ing idea is appropriate (Development), or if a developed product is ready and simply needs to be acquired (Acquisition). It may be the case that activities could be started at more than one R-D-A level to build in a need to address near-term needs with a spiral development process that will fundamentally change the product in the future. It would be expected that more projects would be started in the research phase than the development phase, and even less in the acquisition phase. If the R-D-A process is conducted so there are multiple projects and available options (“shots on goal”) then it is essential that a robust, independent down-selection process is established. In the development and acquisition phases, regular assessments are also essential. These assessments should evaluate technical quality as well as progress toward project and program goals. Such assessments provide the most credible way to make down-selection decisions.


In considering the strategic planning process necessary to support the Chemical and Biological Defense Program, the committee identified the following principle findings and recommendations.

Capabilities-Based Planning, Development, and Acquisition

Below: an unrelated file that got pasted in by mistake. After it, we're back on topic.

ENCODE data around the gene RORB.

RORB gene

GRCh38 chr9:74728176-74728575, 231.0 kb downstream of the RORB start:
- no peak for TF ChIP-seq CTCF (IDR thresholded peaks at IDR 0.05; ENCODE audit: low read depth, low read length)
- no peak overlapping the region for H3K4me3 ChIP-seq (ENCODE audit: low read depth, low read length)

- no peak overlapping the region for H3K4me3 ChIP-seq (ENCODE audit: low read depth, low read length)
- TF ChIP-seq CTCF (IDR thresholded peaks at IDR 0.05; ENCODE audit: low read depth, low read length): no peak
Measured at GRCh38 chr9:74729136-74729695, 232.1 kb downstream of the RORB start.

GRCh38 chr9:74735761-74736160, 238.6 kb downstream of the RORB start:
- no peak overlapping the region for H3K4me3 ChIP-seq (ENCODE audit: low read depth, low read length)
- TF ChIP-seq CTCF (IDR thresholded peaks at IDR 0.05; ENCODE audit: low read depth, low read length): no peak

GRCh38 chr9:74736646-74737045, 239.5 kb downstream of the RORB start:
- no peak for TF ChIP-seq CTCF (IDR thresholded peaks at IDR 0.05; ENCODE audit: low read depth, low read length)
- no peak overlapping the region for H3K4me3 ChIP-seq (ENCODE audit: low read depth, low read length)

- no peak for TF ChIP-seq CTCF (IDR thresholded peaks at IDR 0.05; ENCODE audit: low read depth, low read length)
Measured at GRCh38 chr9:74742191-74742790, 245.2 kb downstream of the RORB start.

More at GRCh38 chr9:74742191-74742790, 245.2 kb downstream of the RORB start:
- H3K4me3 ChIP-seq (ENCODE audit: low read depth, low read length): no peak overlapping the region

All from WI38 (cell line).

Finding 4.1: A requirements-driven S&T process is not a good match for the CBDP. The planning and experimentation carried out by the CBDP is usually so removed from plausible use that it is difficult to believe that the Combatant Commands would know how to understand and evaluate the program’s impact, how best to protect their forces, to carry out their operations in the face of current and/or high-probability future threats. Planning tends to focus on narrow conceptions of threats and responses derived from historical events. Outcomes tend to be described in terms of consequences which can be easily measured, such as fatalities and injuries. Options tend to be developed based on incremental modifications to current materiel and operations. Each of these approaches is inadequate for addressing the evolving and innovative nature of chemical and biological threats. Moreover, the perceived goal of “100% protection” appears to impact all aspects of the program such that few products reach the field in a timely manner, especially in the medical countermeasures part of the program.

Recommendation 4.1: The Office of the Secretary of Defense (through the Assistant Secretary of Defense for Nuclear, Chemical, and Biological Defense Programs) should evaluate a shift to capabilities-based

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